Where should an individual tax payer deduct income tax preparation fees? The obvious solution could be on Schedule A of Form 1040 as a miscellaneous deduction. Are income tax planning fees deductible only on Plan A for many taxpayers? Thankfully, the correct answer is no.
Subtracting income tax planning fees on Plan A can provide virtually no benefit for many taxpayers because the total miscellaneous deductions should exceed two % of the taxpayer’s modified gross earnings to offer any benefit. Additionally, the taxpayer’s total itemized deductions must generally surpass the standard deduction amount to offer any tax benefit.
The Internal Revenue Service ruled in Rev. Rul. 92-29 that taxpayers may deduct income tax preparation charges associated with a company, a farm, or rental and royalty earnings in the agendas where the taxpayer reviews such income.
A tax payer who may be self-employed might subtract the part of the income tax preparation fees related to the business, such as schedules like devaluation agendas, on Schedule C of Type 1040 as being a company expense. The tax preparation fees deducted on Routine C save the taxpayer income tax and personal-employment income tax.
A tax payer who is personal-employed being a farmer would subtract the portion of the income tax planning fees linked to the farm on Routine F of Type 1040. The income tax planning charges deducted on Routine F conserve the tax payer tax and personal-work tax.
A tax payer that has rental and royalty earnings reported on Routine E of Type 1040 would subtract the area of the tax planning fees linked to the rental and/or royalty income on Routine E. The tax planning charges deducted on Schedule E save the taxpayer tax. Nevertheless, the income tax preparation charges subtracted on Schedule E do not save the tax payer any personal-employment income tax as the rental or royalty earnings noted on Routine E will not be subjected to personal-work income tax.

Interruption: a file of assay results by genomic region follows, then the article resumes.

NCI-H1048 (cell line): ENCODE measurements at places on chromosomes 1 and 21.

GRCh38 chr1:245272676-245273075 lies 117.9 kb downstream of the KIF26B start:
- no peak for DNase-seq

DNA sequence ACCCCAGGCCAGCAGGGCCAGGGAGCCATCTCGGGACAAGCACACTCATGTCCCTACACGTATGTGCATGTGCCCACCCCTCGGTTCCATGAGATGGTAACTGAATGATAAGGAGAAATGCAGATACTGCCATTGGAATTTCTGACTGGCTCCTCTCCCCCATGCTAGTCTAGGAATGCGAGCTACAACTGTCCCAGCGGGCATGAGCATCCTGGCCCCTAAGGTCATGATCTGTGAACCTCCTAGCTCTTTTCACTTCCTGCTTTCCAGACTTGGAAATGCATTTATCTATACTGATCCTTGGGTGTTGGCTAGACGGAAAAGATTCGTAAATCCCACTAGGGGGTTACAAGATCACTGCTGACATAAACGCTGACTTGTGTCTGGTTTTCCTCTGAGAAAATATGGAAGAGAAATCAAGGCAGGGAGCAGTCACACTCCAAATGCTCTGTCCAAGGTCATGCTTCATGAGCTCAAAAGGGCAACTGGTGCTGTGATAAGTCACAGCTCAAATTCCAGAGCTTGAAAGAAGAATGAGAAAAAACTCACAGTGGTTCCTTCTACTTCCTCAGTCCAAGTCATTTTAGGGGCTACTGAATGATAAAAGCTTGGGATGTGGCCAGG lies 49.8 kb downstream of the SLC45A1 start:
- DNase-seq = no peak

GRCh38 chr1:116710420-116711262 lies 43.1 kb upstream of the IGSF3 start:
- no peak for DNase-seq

A tax payer may not subtract all of the tax preparation fees on Agendas C, E, and F of Type 1040. The tax preparer should provide a statement to the taxpayer that suggests how much of the income tax preparation fee was linked to the taxpayer’s business, farm, and rental or royalty earnings. The taxpayer may deduct the remainder of the tax planning fee only on Plan A.
In the event the tax preparer fails to supply the taxpayer with a comprehensive declaration showing how much of the tax preparation charge was for that taxpayer’s company, farm, and/or rental and/or royalty earnings, the tax payer ought to request the tax preparer to have an itemized statement. When the income tax preparer is not going to produce an itemized declaration, the tax payer ought to utilize a lpiahg allocation. If so, the taxpayer should seriously consider utilizing a different income tax preparer next year.
The following is an example. Believe that the tax payer is personal-employed and also owns rental real estate. The tax planning charge for your taxpayer’s Form 1040 and related schedules for 2005 was $600. The income tax preparer claims that relating to the $600 complete charge, $300 was associated with the taxpayer’s business, $200 was linked to the rental real estate property, as well as the remainng $100 was linked to other areas from the taxpayer’s tax return. The tax payer compensated the $600 in Feb . 2006.
In the taxpayer’s tax return for 2006, the taxpayer might deduct the $600 tax planning fee the following: $300 on Routine C, $200 on Schedule E, and $100 on Plan A as being a miscellaneous deduction.